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Congo opposition leader Fayulu to file election challenge

Updated Friday, Jan. 11, 2019 | 5:47 a.m.

KINSHASA, Congo (AP) — Congo opposition candidate Martin Fayulu announced on Friday he would file a court challenge to the presidential election results, while his coalition asserted he actually received 61 percent of the vote according to the findings of the influential Catholic Church's election observers.

Fayulu spoke to hundreds of supporters who gathered in the capital, Kinshasa, to denounce what they called "the people's stolen victory."

A heavy police presence was on hand. A businessman and vocal campaigner against Congo's widespread corruption, Fayulu accuses outgoing President Joseph Kabila of making a backroom deal with the surprise declared winner, largely untested opposition leader Felix Tshisekedi.

The Catholic Church, the rare authority that many Congolese find trustworthy, has said its 40,000 election observers found a different winner from the official results but it has not given details.

Fayulu's coalition on Friday asserted that the church's findings showed Tshisekedi received just 18 percent of the vote, just ahead of ruling party candidate Emmanuel Ramazani Shadary.

Fayulu urged that Congo's electoral commission publish detailed results, polling station by polling station, and said he would file his court challenge on Saturday morning. He blew kisses to the crowd.

"Those who have been silly enough to publish false results, we will challenge them," he said.

Congolese face the extraordinary situation of an election allegedly rigged in favor of the opposition after Kabila's preferred candidate, Shadary, did poorly in the polls. Fayulu's coalition said Shadary received just 18 percent of the vote.

The electoral commission early Thursday announced that Tshisekedi had won with 38 percent of the vote while Fayulu received 34 percent.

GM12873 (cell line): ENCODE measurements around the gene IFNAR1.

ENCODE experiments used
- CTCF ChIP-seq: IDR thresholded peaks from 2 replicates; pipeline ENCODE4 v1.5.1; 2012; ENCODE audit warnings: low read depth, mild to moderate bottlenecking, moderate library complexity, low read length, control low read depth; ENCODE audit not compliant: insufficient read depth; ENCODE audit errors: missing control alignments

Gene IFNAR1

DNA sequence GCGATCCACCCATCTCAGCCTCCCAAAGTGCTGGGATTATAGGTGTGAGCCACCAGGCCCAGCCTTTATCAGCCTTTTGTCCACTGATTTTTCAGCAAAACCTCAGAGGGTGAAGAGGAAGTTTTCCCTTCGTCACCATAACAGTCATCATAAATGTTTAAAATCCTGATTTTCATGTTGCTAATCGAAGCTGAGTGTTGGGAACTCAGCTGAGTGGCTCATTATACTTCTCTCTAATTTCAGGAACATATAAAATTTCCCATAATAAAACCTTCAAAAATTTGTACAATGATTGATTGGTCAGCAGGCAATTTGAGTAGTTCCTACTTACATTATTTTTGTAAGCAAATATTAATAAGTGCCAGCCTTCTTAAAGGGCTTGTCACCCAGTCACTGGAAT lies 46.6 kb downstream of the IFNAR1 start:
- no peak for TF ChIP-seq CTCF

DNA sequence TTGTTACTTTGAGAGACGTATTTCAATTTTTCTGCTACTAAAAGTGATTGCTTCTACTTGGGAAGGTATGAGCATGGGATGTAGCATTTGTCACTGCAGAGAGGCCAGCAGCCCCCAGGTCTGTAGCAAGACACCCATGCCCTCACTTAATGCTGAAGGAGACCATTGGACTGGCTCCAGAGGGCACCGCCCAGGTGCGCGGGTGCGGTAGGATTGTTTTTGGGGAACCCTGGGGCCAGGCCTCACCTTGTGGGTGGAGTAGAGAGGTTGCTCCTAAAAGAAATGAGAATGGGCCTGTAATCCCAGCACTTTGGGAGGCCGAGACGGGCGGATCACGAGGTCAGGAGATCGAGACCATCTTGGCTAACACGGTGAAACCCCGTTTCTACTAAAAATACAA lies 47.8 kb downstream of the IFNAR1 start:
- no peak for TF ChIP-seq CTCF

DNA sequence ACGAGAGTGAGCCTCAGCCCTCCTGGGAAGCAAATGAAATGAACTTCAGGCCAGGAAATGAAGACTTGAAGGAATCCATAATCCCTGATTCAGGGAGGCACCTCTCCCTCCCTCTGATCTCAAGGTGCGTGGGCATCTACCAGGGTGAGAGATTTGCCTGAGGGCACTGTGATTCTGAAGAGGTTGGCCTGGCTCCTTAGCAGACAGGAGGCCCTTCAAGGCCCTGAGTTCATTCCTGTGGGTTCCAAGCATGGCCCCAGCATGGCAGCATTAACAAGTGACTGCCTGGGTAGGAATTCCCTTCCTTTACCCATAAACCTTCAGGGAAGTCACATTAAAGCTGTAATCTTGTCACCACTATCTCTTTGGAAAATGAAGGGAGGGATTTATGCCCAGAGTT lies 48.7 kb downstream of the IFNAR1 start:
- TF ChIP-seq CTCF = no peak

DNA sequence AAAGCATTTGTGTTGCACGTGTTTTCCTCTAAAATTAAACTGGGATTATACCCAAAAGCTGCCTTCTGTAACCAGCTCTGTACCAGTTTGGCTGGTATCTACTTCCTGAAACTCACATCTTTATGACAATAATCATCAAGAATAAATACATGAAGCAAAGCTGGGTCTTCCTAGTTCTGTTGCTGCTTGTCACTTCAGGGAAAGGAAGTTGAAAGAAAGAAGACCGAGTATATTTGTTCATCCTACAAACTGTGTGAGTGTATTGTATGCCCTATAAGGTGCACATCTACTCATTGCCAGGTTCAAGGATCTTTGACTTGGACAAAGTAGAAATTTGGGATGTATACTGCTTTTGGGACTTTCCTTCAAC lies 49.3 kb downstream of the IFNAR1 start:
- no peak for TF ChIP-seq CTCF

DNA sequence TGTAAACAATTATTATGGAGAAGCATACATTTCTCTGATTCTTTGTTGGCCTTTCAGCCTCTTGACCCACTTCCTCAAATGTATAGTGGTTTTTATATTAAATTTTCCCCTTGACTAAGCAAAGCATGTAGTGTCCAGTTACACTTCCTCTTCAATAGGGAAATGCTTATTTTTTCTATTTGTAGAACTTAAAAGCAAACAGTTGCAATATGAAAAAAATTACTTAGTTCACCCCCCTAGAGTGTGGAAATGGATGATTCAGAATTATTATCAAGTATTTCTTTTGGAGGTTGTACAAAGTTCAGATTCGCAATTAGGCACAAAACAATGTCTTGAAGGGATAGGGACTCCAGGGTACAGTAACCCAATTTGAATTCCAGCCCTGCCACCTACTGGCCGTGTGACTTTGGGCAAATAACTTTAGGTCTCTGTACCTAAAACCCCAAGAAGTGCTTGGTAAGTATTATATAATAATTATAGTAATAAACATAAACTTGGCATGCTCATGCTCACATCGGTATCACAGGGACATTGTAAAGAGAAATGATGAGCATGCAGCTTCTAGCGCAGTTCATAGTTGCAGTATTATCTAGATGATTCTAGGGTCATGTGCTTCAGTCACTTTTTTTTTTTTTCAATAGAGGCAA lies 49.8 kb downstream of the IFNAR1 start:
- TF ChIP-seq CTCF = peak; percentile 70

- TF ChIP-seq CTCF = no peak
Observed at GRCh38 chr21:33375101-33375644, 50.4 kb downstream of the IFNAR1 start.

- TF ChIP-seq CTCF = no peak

"Change cannot be negotiated behind closed doors and power only comes from the ballot, there is no other way," said Fayulu supporter Jean Otaba, 28. "You can see there is no massive celebration despite the announcement. That's because it is not the truth."

This could be Congo's first peaceful, democratic transfer of power since independence in 1960, but observers have warned that a court challenge could spin the long-troubled country into chaos. Some Fayulu supporters have worried that the constitutional court could invalidate the election results, keeping Kabila in power until a new vote.

As night fell on Thursday, scores of police with automatic rifles and tear gas launchers were positioned along a road in Kinshasa leading to the Kingabwa neighborhood, a Fayulu stronghold. Elsewhere, the nation of 80 million has remained largely calm, though police said three people were killed in Kikwit city on Thursday as people protested the results. Some students protested in the city of Mbandaka on Friday.

Internet service in Congo, cut off the day after the Dec. 30 vote, had not yet been restored.